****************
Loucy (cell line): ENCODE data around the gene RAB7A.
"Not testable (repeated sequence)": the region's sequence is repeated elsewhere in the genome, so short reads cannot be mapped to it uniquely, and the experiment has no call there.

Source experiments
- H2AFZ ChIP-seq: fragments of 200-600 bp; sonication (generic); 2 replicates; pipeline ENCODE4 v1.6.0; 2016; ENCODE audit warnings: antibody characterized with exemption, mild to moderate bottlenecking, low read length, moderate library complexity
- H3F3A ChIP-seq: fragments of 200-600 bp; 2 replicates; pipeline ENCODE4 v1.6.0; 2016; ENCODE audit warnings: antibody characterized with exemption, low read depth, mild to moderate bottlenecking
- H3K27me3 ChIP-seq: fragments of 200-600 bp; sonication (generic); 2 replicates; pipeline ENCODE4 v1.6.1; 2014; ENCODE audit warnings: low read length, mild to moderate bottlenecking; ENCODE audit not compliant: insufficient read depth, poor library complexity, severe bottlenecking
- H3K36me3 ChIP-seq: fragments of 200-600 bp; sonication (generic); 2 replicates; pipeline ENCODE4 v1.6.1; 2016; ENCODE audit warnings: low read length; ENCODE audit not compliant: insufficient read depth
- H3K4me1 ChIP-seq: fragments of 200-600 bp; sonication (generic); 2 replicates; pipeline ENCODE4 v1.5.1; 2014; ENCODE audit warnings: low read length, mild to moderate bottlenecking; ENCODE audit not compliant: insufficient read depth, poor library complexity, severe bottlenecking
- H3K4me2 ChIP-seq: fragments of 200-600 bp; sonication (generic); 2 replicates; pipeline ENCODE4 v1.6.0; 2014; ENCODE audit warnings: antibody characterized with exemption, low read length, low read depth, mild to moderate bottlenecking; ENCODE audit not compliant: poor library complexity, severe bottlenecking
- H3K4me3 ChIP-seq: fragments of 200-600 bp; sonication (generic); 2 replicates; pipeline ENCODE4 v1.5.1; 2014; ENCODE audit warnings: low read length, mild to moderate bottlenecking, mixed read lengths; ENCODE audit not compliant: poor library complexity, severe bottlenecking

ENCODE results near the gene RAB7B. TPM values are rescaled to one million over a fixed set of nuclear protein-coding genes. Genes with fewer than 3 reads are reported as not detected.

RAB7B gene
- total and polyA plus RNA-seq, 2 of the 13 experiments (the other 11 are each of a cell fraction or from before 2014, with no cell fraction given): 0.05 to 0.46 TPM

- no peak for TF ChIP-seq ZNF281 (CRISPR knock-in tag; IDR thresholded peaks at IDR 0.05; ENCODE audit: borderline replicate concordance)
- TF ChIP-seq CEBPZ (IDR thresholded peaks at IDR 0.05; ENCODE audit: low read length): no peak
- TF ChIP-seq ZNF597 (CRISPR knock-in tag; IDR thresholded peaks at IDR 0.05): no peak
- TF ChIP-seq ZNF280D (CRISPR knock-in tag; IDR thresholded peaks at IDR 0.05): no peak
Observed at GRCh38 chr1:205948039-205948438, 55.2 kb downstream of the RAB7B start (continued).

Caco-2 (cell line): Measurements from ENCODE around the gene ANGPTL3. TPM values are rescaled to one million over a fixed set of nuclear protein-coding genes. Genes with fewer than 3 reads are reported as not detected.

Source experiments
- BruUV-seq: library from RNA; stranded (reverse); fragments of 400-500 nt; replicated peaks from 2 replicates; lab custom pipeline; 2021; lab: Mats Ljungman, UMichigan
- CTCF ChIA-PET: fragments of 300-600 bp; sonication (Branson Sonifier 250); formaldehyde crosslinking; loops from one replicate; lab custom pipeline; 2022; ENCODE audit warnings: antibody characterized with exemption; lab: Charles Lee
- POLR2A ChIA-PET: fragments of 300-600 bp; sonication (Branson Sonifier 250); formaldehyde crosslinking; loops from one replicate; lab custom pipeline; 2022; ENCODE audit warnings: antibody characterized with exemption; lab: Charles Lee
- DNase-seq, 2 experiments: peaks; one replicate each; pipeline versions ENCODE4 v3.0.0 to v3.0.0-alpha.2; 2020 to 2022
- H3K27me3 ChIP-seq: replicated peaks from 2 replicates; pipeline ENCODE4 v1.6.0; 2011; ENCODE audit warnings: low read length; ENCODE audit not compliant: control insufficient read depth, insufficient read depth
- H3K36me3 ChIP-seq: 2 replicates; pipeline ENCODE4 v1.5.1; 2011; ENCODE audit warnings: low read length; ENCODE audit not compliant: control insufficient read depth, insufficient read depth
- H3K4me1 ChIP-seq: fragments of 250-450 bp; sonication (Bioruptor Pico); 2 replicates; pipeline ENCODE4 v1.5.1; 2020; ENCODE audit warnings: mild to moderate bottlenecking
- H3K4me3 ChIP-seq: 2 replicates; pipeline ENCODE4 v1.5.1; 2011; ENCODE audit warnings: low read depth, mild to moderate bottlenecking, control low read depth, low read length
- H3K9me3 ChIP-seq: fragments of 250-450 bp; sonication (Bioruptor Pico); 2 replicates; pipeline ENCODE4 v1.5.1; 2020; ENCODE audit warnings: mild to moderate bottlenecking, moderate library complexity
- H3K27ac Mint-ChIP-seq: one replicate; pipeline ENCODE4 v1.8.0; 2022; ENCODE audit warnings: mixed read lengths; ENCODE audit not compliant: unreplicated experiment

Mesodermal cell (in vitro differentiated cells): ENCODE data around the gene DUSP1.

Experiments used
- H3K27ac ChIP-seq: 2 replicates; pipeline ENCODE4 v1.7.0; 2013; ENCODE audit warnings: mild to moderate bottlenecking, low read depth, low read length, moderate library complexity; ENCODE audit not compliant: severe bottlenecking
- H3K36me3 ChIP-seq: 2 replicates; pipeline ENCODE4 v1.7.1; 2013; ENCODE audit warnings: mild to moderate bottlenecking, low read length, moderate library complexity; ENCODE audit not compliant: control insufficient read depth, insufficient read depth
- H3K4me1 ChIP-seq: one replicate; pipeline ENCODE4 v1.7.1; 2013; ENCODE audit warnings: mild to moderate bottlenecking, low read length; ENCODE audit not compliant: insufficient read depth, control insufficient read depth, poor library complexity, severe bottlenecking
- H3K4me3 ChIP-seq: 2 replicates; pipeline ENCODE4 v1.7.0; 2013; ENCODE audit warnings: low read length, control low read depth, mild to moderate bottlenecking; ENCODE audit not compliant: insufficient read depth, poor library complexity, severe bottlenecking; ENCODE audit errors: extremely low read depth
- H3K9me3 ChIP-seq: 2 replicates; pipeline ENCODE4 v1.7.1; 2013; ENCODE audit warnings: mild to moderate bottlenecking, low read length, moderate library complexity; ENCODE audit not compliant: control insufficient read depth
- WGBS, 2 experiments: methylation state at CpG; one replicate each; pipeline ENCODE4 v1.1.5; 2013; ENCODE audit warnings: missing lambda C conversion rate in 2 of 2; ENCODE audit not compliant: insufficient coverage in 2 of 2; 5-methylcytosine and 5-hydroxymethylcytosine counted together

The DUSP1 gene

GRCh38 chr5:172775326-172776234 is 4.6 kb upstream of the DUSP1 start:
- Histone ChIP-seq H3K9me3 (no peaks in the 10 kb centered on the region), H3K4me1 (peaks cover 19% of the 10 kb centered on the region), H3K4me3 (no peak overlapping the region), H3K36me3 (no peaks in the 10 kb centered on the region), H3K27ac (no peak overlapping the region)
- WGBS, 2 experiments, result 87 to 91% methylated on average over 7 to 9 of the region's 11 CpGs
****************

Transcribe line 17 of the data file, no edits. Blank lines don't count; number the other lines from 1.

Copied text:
- TF ChIP-seq ZNF280D (CRISPR knock-in tag; IDR thresholded peaks at IDR 0.05): no peak